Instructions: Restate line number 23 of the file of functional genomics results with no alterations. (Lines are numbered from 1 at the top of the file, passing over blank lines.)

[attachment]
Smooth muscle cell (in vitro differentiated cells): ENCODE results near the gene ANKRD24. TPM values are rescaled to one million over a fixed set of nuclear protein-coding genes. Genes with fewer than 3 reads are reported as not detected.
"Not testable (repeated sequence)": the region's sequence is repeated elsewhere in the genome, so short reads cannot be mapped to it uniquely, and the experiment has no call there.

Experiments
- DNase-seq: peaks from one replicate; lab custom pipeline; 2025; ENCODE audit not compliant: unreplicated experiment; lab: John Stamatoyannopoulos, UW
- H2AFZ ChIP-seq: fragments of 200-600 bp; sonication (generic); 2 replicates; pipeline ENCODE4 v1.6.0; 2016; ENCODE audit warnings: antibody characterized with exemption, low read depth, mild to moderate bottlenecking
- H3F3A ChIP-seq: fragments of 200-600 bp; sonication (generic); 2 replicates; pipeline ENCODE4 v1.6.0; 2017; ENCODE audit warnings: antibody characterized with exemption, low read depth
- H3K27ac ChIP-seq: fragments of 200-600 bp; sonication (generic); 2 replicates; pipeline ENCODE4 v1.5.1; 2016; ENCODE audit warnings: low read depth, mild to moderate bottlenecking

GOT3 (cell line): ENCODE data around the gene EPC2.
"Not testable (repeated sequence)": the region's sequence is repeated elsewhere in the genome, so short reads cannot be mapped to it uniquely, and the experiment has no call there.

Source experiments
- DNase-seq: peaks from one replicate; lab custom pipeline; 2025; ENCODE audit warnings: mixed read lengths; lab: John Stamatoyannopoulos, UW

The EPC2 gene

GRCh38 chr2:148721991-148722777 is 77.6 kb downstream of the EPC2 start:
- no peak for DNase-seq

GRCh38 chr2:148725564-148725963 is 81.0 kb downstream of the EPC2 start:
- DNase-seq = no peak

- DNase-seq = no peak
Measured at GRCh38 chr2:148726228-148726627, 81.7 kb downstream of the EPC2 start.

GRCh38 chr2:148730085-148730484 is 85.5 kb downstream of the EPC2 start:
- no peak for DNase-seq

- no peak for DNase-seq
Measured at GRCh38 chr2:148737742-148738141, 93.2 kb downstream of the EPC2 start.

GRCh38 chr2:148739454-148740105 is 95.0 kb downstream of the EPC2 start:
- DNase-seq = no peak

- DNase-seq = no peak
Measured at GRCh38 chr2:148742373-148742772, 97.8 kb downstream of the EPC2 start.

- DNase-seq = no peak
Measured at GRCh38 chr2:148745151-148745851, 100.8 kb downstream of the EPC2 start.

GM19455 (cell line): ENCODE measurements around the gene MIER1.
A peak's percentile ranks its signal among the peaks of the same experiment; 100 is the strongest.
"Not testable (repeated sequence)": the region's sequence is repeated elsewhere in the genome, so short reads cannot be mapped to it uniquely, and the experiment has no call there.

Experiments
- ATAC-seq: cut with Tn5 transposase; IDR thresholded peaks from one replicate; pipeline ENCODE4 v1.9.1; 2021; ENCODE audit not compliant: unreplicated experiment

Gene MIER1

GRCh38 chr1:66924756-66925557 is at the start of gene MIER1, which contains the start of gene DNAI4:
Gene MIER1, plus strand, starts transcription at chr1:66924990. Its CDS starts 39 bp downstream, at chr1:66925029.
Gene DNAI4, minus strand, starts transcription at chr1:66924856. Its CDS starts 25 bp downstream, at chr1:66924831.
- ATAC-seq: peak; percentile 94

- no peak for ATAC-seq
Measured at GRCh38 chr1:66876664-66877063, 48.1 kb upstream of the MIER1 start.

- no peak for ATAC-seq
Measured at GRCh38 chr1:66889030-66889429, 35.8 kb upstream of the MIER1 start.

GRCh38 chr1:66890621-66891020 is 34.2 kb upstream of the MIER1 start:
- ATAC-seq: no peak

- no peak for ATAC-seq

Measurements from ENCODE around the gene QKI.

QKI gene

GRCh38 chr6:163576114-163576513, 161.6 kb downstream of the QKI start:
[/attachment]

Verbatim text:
GRCh38 chr2:148739454-148740105 is 95.0 kb downstream of the EPC2 start: